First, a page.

The different noticeable sounds of sheep and goats, roosters and hens, donkeys and camels, dogs and cows, and sundry other animals and singing birds can be clearly heard if and when one is in the hut and it’s the crack of the dawn. The man, who is going to take flour, sugar and other necessary things to the other men or shepherds, who had been staying far away in the mountains with some livestock to graze well, comes out of the hut, where they had their breakfast with butter and tea and of course the dates dipped in milk, carrying some dates and other things at his huge back would straighten his cap and hang the shawl on one of the shoulders. When he starts striding effortlessly to his destination, his vague figure slowly becomes invisible from the sight of the villagers. The women would be busy first with milked livestock’s milk and then churning it and then sewing, gossiping and cooking all day. Children take their traps and go in the nearest mountains to prey. Some men are building a new hut for the new couple while others are grazing the livestock far away from the village. When the man, with food, approaches the place in noon, where the shepherds are staying for just today. The deep mellifluous singing voice of the shepherd and the sound of the flute, following one another, gradually rise to a light pleasant crescendo. The new man tries to scare the alone shepherd to death, so he hides himself and throws a rock near him. The shepherd knows it is him still stops what he is doing and shouts ‘ghost!’ running to his fellows through the rush of the livestock ‘it’s a ghost! It threw a rock at me! Now!’ at the same instant, the man shouts ‘it’s me! I tested you.’ Till dusk they talk about the same happening saying ‘if I did this! You know! This would happen!’ After dusk all of them stay there except one. Then, the same nightly happenings begin with great delight.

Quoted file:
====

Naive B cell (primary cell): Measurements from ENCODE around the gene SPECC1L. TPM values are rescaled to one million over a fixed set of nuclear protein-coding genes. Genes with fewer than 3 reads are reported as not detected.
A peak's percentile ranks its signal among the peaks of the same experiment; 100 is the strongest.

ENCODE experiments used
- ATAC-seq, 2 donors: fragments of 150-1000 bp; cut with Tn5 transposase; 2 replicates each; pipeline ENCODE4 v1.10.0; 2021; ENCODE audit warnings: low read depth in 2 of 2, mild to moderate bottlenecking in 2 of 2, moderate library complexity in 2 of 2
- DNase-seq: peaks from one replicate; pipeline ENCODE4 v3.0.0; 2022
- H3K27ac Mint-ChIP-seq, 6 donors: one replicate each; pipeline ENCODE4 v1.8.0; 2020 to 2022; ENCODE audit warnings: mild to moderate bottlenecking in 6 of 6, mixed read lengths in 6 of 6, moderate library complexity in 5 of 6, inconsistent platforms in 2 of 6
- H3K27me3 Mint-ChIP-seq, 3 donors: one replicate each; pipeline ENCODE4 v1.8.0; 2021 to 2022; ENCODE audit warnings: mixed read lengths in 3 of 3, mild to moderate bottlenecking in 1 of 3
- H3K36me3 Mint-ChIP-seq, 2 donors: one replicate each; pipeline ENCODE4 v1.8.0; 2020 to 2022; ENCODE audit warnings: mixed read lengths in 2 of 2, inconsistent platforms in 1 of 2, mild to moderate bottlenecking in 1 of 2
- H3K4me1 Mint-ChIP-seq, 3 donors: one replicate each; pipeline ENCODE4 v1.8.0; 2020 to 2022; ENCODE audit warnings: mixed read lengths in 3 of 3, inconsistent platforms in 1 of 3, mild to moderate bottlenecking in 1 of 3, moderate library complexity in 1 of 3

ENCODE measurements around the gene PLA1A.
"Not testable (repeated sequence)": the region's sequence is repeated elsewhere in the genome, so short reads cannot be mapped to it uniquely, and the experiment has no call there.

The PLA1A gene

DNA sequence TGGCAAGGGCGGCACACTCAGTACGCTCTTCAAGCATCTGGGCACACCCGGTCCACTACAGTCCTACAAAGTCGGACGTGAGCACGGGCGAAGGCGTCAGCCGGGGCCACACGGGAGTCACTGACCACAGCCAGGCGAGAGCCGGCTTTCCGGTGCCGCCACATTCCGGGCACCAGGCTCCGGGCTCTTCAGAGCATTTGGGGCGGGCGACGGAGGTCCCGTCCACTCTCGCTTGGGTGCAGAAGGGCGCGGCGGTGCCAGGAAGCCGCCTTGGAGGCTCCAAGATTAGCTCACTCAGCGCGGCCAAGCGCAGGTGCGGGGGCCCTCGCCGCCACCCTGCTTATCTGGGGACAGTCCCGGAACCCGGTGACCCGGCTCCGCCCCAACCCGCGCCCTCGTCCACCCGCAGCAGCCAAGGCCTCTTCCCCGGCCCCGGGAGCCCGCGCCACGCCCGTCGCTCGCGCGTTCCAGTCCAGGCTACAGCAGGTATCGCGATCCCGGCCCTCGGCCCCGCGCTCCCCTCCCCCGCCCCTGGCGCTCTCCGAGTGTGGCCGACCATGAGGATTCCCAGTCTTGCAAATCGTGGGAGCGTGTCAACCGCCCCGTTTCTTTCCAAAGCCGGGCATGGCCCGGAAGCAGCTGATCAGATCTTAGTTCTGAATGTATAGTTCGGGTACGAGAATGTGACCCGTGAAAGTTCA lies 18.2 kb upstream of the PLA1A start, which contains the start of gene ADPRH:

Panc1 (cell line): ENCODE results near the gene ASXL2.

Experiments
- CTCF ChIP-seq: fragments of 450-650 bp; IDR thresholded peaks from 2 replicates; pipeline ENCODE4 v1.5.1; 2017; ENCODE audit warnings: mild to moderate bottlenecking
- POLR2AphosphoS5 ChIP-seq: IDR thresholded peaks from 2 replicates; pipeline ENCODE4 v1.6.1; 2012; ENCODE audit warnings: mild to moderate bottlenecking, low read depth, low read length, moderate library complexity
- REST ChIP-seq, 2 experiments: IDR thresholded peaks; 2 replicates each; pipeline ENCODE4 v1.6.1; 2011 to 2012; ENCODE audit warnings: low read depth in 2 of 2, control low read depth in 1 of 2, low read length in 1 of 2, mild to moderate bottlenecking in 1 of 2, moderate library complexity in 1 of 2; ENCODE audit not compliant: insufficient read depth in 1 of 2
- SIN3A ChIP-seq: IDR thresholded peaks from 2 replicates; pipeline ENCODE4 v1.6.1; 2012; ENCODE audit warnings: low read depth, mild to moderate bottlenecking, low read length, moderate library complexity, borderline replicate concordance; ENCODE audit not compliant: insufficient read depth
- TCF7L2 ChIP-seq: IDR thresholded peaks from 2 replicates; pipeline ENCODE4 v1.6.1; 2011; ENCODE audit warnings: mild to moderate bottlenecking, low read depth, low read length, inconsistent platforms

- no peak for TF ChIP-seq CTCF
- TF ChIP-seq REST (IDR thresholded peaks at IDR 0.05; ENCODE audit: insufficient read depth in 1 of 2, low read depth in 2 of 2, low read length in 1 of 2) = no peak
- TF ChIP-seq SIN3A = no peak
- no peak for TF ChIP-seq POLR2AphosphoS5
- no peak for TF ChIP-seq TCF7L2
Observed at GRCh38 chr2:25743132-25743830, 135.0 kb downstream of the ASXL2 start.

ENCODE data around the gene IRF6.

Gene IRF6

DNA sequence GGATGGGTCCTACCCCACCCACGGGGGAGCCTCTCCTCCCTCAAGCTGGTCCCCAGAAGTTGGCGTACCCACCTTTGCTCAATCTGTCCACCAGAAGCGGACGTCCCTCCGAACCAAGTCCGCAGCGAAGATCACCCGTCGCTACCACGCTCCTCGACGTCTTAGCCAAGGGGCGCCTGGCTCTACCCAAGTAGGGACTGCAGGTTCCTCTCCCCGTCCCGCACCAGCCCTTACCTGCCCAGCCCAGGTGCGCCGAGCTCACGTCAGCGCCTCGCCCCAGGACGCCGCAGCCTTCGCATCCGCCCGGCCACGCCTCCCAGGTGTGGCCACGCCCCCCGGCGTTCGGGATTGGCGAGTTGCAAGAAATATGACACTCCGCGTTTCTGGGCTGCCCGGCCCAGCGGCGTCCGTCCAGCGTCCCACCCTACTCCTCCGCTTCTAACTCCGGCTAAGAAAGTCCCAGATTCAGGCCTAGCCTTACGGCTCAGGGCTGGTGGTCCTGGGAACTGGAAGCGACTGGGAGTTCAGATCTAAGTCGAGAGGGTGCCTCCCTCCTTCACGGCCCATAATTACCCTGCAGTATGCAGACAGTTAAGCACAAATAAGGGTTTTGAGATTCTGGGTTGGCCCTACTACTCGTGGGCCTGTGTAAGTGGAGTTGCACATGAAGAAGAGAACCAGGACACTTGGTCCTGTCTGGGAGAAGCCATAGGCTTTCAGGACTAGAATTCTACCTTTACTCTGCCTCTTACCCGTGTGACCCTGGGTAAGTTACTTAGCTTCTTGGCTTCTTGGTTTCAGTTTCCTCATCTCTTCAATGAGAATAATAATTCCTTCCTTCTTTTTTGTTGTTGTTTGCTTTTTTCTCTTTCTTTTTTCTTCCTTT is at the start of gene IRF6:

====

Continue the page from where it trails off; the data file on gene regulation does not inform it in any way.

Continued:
But, it is a story which Balochs lived just before some years. If, now, one visits those areas he/she, only, will find the complete villages disturbed and facing dire problems. If someone goes further, he/she will meet the only shepherd. If he is asked about the village and those happy moments, he answers every question with numberless drops of tears! Having lost the happiest moments of their lives, Balochs only believe that they can recover everything with education. This nation has become dead serious and sensitive with much sensibility about education. It could hugely be noticed by recent protests and press conference of Baloch parents at the D.C office Panjgur, on May 5, this year, against the threats of what they called “anti-Baloch-education forces” and showed determination not to lend any countenance to any anti-education actions. The private schools, which were threatened recently in Panjgur, got together and showed no matter what happens they are going to educate people and believed that no education means blindness and being lost somewhere in the melee of the modern world.
Though Bolochs do not live the lives they deserve, they expect the change one day just because of education. And it’s been only some years from getting out from that village life and running equally with other nations not only in the country, but in the rest of the world. Change can be found today and the difference between before a decade and after it. Every young child seems to be carrying books, pens and notebooks, every father purchasing stationery, every teacher planning tomorrow’s competition and every second shows this once lost nation not the primrose path as the past ones but the path to its true destination.